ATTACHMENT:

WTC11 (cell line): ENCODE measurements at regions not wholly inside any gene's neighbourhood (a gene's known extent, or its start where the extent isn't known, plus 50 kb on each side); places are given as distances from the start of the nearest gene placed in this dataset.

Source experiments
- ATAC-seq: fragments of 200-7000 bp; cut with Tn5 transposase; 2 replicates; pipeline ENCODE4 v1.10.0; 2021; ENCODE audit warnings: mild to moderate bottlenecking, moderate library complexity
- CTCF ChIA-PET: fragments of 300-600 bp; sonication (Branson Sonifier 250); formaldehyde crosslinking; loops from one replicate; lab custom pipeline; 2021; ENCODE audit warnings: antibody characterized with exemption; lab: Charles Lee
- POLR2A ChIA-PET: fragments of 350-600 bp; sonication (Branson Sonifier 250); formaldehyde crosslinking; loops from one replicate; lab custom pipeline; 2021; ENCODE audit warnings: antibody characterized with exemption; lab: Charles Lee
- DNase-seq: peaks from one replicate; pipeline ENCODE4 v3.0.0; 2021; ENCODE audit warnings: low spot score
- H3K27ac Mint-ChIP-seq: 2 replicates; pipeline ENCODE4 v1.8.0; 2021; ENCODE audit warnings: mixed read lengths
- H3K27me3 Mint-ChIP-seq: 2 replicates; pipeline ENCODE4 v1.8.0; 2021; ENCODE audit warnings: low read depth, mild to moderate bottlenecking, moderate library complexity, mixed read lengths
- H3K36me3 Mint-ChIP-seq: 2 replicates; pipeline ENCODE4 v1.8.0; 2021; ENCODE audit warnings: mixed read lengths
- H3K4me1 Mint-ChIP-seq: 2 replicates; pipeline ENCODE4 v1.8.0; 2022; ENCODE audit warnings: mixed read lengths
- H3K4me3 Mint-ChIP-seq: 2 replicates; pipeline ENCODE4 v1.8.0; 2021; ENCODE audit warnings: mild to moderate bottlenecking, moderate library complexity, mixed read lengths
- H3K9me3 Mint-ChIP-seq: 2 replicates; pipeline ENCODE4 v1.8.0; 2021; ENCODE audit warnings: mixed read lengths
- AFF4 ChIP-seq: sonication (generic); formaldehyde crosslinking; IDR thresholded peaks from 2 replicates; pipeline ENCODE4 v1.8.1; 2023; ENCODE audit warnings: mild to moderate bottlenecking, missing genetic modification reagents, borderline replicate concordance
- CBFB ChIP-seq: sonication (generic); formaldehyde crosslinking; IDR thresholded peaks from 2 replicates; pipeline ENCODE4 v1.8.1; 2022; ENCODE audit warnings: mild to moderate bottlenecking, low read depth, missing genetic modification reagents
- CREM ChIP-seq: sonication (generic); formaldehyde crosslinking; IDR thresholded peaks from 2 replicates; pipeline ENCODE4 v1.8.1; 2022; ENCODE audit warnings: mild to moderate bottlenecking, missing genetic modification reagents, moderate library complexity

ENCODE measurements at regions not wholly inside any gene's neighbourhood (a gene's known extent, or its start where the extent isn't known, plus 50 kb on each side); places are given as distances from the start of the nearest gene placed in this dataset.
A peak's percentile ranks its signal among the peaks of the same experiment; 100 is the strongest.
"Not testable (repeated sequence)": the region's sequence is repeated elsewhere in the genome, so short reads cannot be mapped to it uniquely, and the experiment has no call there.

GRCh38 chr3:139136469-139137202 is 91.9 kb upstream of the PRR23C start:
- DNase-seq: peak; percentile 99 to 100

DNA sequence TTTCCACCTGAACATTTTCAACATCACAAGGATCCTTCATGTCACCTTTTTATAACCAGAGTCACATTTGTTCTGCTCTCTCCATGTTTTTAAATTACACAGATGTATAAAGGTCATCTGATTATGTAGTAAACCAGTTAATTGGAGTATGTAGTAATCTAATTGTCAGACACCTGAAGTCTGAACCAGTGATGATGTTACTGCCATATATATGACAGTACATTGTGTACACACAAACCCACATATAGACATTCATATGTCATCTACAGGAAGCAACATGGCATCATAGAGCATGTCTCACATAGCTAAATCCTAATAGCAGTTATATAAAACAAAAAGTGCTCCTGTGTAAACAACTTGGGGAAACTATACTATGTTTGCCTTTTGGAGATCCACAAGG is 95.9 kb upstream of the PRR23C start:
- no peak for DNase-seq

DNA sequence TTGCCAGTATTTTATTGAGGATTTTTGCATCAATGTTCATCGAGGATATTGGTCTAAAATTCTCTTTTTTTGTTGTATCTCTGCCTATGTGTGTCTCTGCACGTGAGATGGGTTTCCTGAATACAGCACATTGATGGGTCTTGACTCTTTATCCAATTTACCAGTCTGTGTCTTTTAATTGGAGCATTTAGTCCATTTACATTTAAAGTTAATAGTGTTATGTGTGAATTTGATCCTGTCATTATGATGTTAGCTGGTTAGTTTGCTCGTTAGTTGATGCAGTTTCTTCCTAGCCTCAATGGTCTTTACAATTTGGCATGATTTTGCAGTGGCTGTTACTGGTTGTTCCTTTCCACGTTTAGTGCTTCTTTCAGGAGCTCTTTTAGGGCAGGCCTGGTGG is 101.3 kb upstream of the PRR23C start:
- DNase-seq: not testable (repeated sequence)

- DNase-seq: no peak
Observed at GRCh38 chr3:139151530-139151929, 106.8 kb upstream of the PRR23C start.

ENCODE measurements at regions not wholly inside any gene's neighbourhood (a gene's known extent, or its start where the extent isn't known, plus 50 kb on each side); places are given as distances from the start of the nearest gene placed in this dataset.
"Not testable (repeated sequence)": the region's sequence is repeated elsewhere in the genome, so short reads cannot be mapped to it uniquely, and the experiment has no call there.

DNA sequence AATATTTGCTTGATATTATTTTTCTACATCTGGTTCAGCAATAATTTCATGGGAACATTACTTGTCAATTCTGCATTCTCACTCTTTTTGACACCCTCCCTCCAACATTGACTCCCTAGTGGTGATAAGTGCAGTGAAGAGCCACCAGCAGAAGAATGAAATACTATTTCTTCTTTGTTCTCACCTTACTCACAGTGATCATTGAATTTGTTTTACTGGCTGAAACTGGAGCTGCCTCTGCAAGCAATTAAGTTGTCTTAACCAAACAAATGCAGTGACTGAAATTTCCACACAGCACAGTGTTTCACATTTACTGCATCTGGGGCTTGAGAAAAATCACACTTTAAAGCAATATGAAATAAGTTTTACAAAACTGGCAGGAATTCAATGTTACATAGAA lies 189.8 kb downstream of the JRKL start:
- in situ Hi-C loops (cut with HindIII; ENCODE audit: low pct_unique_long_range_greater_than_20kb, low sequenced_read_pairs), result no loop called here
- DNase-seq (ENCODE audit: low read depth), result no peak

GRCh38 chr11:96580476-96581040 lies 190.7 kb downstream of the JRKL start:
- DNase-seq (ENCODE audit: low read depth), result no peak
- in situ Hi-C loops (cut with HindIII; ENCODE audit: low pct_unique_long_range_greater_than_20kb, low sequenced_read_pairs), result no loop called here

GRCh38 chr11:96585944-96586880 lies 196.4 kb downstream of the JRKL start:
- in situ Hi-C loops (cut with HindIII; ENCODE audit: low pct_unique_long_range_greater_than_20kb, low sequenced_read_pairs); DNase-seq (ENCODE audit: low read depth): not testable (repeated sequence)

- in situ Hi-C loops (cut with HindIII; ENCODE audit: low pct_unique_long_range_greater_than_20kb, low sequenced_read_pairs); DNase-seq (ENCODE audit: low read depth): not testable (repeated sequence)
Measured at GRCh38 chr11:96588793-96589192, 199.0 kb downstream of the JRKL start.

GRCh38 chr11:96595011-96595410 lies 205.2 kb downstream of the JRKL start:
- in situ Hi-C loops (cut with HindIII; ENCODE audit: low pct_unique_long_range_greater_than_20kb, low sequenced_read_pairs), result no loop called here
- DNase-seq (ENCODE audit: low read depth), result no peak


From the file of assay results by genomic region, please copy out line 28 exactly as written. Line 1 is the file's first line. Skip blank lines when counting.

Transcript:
"Not testable (repeated sequence)": the region's sequence is repeated elsewhere in the genome, so short reads cannot be mapped to it uniquely, and the experiment has no call there.